As the Supreme Court noted in Apprendi, 530 U.S. at ----, 120 S.Ct. at 2360, the first time the distinction between “sentencing factors” and elements of an offense appeared in those terms in the Court's decisions was in McMillan v. Pennsylvania, 477 U.S. 79, 106 S.Ct. 2411, 91 L.Ed.2d 67 (1986). McMillan involved the constitutionality of Pennsylvania's Mandatory Minimum Sentencing Act, 42 Pa. Cons.Stat. § 9712 (1982). That statute provided that anyone convicted of certain felonies was subject to a mandatory minimum sentence of five years' imprisonment if the sentencing judge found, by a preponderance of the evidence, that the defendant “visibly possessed a firearm” during the commission of the offense. As the Court put it, “[t]he Act operates to divest the judge of discretion to impose any sentence of less than five years for the underlying felony; it does not authorize a sentence in excess of that otherwise allowed for that offense.” 477 U.S. at 81-82, 106 S.Ct. 2411. The Court found that Pennsylvania had merely taken one factor traditionally considered by sentencing judges-the instrumentality used to commit the crime-and dictated the precise weight it was to receive. Id. at 89-90, 106 S.Ct. 2411. That act alone did not transform what the state legislature plainly regarded as a factor for sentencing into an element of the offense that the Constitution requires to be proved beyond a reasonable doubt before a jury.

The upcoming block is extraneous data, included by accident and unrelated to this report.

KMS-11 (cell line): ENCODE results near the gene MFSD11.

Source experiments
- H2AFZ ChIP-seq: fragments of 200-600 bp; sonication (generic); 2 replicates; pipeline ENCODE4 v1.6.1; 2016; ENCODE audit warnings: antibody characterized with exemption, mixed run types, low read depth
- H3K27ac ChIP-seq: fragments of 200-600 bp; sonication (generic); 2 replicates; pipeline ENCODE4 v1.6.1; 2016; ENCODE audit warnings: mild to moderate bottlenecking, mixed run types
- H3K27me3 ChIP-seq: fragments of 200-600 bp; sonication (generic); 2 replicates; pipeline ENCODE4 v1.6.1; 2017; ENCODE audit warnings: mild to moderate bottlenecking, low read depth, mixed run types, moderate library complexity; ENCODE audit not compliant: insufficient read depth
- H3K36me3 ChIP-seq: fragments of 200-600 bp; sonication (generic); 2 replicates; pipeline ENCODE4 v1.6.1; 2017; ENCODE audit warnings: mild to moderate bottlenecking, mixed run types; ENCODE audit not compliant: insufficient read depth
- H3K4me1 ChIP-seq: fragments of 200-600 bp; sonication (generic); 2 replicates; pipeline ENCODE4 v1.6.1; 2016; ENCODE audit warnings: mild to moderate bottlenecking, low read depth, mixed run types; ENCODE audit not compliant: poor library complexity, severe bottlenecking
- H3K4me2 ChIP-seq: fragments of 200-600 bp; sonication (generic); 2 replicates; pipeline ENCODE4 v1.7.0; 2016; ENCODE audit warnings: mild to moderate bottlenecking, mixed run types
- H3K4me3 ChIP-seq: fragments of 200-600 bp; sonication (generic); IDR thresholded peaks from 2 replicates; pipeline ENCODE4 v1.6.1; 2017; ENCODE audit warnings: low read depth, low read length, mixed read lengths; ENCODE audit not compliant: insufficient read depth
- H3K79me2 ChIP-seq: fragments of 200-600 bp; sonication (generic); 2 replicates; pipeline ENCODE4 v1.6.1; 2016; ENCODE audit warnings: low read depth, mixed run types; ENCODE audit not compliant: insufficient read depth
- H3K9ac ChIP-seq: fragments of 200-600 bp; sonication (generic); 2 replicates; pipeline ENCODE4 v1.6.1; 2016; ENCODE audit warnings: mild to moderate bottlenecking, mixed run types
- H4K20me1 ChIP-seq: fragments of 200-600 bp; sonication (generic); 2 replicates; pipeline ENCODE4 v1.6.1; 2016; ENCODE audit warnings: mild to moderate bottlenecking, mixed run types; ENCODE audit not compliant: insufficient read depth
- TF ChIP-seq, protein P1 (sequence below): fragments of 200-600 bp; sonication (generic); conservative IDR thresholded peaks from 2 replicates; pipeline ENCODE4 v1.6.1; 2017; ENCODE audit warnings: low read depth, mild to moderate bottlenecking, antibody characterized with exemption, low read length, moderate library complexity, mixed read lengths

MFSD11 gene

The next case in this line, Almendarez-Torres, involved the question whether a provision of the Immigration and Naturalization Act, 8 U.S.C. § 1326(b)(2), which authorized a prison term of up to 20 years for an alien who has once been deported, and who then re-enters the United States without special permission, only in those cases where the initial deportation was subsequent to a conviction for commission of an aggravated felony. Otherwise, the authorized prison term was only two years. The Court held that the factor of recidivism that underlay § 1326(b)(2) was a traditional sentencing factor and thus (once again) did not have to be proved beyond a reasonable doubt as an element of the offense. It reached this result despite the fact that, unlike McMillan, the additional factor had the effect of increasing the total possible sentence the defendant could receive. 523 U.S. at 243, 118 S.Ct. 1219. Three considerations lay behind the Court's thinking: first, recidivism is traditionally taken into account at the sentencing phase; second, the sentencing factor in Almendarez-Torres merely increased the maximum permissive sentence instead of triggering a mandatory minimum term, as in McMillan; and third, the statute's broad permissive range did not create significantly greater unfairness than the due process clause tolerates. Id. at 243-46, 118 S.Ct. 1219.